The Grassland-area growers, who farm 97,400 acres between Firebaugh and Interstate 5, have eliminated the drainage problem on all but about one-third of their acreage over the past 14 years, officials said.
Westlands Water District, south of the Grassland project, faces similar problems on land several times larger, but the district has no solution yet. One government cleanup idea includes broad land retirement at a cost of more than $2 billion.
Falaschi said the Grassland farmers so far have spent about $100 million, about half of which was government funded. They've eliminated 85 percent of the selenium, a natural element that is toxic in high concentrations, and nearly 75 percent of the salt level that flowed into the San Joaquin River in 1995.
"If we hadn't done it, we would have been out of business," he said, because the drainage water would have begun poisoning their fields.
The problem is that the water won't percolate deep into the underground. Instead, it perches on clay layers, allowing contaminants to build up and eventually foul the land. It must be drained away and somehow disposed of safely.
This year, Grassland farmers propose to spend $4 million from a state grant to build and test the treatment plant.
They were forced into the cleanup in the 1980s after government wildlife officials found dead and deformed birds at Kesterson Reservoir. The wildlife disaster was created by toxic levels of selenium in irrigation drainage funneled from Westlands through the San Luis Drain, a concrete-lined canal.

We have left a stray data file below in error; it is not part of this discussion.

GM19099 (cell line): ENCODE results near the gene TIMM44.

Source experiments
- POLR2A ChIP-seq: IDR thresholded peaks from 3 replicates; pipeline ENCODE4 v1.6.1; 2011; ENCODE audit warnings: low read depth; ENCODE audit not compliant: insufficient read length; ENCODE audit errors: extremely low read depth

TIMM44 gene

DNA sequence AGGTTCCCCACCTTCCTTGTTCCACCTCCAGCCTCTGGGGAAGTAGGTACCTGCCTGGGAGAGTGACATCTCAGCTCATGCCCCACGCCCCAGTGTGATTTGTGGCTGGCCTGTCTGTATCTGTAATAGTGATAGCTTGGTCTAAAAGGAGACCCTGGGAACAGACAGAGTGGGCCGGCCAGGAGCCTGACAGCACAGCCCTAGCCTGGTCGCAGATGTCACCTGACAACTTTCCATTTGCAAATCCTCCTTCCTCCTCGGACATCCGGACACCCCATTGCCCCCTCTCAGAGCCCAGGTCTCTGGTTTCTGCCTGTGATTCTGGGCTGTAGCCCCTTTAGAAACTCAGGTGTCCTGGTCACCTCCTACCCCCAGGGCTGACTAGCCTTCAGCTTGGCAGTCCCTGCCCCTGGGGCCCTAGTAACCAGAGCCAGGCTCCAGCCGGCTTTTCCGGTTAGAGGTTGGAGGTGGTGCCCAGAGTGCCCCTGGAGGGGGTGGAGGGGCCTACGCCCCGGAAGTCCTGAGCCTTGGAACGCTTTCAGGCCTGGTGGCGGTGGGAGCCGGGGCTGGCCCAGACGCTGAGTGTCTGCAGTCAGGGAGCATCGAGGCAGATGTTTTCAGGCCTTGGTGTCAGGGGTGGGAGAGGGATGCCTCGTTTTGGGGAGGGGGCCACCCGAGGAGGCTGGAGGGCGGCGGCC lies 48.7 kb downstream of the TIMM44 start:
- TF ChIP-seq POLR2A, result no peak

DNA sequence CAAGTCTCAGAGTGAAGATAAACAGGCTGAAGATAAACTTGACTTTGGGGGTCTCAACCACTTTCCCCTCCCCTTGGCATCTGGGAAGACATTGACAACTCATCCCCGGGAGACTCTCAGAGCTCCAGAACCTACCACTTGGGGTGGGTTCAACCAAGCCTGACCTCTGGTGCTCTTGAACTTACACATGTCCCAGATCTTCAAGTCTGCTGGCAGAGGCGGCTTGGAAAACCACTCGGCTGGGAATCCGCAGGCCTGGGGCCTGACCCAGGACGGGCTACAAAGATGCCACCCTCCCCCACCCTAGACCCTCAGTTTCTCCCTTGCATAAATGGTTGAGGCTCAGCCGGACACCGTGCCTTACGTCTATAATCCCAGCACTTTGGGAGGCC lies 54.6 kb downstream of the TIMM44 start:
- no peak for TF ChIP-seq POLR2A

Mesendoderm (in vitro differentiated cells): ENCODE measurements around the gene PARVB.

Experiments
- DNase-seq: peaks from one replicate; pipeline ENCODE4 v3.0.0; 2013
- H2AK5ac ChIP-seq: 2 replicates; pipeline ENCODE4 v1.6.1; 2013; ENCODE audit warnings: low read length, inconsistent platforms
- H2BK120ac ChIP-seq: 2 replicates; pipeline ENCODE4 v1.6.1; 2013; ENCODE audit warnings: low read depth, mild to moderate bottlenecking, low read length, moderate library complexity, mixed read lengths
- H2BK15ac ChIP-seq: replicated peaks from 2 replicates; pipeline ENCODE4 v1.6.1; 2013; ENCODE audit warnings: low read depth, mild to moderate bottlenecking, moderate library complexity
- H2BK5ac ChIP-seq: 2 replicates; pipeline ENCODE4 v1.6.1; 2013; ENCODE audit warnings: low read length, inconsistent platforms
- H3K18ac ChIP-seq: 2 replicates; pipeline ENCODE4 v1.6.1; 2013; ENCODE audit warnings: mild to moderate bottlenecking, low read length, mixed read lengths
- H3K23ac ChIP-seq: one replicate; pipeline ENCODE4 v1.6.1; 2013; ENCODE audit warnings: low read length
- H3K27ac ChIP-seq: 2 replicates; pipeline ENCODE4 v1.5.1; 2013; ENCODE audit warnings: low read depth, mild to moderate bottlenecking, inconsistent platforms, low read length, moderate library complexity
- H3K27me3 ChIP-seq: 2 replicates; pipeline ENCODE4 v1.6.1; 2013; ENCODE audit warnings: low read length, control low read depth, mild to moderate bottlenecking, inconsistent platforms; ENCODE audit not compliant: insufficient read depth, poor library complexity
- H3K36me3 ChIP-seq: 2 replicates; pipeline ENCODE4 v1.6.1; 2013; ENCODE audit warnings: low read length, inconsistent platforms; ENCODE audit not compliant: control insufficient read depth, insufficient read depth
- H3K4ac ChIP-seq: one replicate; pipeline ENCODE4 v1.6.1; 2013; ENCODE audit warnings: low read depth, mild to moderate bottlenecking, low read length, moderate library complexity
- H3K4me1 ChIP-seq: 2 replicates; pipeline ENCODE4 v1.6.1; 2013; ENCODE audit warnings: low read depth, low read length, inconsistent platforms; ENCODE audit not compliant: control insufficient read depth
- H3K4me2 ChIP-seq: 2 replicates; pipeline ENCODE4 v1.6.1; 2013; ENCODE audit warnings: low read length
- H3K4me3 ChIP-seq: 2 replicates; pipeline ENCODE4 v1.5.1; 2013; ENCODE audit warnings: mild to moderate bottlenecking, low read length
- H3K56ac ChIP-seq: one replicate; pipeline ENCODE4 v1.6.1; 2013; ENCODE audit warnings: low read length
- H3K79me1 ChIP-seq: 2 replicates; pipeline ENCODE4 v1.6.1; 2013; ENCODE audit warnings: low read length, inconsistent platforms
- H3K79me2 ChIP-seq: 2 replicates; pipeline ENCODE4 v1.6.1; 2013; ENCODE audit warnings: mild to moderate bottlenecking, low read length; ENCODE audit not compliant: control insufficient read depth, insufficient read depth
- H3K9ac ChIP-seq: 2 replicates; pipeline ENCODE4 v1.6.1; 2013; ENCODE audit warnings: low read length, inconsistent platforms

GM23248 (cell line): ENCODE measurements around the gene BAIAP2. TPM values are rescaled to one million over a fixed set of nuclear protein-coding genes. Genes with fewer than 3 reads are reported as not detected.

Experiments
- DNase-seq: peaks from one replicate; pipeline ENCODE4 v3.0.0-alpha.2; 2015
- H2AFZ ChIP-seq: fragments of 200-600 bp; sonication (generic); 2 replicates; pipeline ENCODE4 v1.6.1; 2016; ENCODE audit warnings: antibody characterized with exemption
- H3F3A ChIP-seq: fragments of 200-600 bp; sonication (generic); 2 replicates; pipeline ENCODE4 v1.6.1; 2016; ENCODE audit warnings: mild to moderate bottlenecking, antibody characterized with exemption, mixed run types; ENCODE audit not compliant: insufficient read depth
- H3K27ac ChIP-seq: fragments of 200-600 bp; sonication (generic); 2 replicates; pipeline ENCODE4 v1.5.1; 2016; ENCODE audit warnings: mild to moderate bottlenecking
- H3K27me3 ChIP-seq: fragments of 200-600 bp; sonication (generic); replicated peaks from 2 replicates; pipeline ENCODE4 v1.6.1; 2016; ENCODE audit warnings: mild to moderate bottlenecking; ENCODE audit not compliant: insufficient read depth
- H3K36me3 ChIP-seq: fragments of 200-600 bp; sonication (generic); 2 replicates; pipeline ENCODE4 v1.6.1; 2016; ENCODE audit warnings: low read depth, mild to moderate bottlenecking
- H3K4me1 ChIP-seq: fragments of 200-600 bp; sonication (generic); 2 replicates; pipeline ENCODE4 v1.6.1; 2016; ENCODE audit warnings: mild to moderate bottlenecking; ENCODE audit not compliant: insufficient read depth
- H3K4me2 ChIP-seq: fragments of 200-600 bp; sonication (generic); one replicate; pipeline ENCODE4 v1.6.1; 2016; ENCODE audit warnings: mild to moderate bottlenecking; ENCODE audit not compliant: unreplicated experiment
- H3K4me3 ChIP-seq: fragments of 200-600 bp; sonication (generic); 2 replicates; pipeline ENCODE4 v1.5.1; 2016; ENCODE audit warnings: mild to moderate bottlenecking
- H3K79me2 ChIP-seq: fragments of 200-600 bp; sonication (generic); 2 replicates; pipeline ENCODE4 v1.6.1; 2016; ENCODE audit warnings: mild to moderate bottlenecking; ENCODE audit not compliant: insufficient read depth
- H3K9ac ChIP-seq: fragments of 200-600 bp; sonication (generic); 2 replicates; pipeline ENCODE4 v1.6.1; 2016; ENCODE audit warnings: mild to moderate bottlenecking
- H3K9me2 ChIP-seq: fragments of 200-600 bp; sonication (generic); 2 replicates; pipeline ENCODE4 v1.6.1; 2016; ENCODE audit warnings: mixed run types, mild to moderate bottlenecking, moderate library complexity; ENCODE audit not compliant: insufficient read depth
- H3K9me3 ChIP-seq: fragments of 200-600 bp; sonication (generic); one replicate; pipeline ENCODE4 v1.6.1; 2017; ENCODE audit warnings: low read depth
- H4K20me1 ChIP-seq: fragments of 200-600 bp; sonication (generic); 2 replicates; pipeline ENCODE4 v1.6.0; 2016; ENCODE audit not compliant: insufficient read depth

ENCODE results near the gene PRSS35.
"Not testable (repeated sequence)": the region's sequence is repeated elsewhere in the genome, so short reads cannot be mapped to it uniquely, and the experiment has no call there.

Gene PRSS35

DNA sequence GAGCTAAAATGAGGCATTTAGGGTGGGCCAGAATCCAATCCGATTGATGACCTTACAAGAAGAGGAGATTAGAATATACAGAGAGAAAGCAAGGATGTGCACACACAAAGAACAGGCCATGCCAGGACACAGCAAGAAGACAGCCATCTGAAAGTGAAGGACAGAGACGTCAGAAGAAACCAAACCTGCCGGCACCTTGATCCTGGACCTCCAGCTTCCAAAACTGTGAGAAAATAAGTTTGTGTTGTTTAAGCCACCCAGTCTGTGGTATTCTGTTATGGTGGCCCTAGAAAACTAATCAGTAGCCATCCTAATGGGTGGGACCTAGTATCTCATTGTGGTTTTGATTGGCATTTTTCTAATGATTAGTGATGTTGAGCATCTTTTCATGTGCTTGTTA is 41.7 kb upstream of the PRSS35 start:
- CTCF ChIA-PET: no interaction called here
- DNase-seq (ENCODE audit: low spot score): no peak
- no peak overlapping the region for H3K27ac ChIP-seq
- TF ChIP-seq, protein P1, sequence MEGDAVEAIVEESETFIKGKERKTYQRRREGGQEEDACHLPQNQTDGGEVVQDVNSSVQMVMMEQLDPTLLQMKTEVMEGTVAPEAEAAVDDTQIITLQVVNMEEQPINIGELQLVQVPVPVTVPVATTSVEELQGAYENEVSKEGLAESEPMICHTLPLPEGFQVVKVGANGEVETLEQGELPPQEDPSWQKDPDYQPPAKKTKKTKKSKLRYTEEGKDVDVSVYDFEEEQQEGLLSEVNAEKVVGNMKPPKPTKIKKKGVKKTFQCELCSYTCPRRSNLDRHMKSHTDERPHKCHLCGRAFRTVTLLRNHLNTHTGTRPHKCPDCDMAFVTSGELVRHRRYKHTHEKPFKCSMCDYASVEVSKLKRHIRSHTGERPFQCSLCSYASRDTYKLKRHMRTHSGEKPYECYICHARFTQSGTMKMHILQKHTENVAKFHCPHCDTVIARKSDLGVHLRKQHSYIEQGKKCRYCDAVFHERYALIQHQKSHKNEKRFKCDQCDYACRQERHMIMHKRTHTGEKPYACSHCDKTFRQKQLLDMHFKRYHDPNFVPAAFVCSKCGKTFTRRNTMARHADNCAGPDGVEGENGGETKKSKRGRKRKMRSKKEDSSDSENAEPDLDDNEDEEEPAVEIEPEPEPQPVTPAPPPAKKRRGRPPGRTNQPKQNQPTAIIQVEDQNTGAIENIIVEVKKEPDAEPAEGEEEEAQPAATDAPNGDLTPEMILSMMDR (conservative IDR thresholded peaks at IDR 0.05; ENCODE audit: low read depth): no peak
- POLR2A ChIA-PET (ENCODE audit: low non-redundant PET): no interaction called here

Authorities closed the federal drain and set thresholds for selenium in the area streams. Westlands lost its outlet for the bad water and still is working to find an adequate disposal method.
At the time, the Grassland farmers had been sending their irrigation drainage to the San Joaquin River in canals and sloughs that passed through protected areas, such as San Luis National Wildlife Refuge.
With new selenium standards in place, they lost that option.
They needed a new way to dispose of the bad water without further contaminating the refuges. And they would have to eventually clean up the bad water before it got to the river.
Within a few years, they made a bold proposal: With proper oversight and controls, why not reopen part of the San Luis Drain to send it to the river? Environmentalists and government wildlife agencies didn't like the idea at all.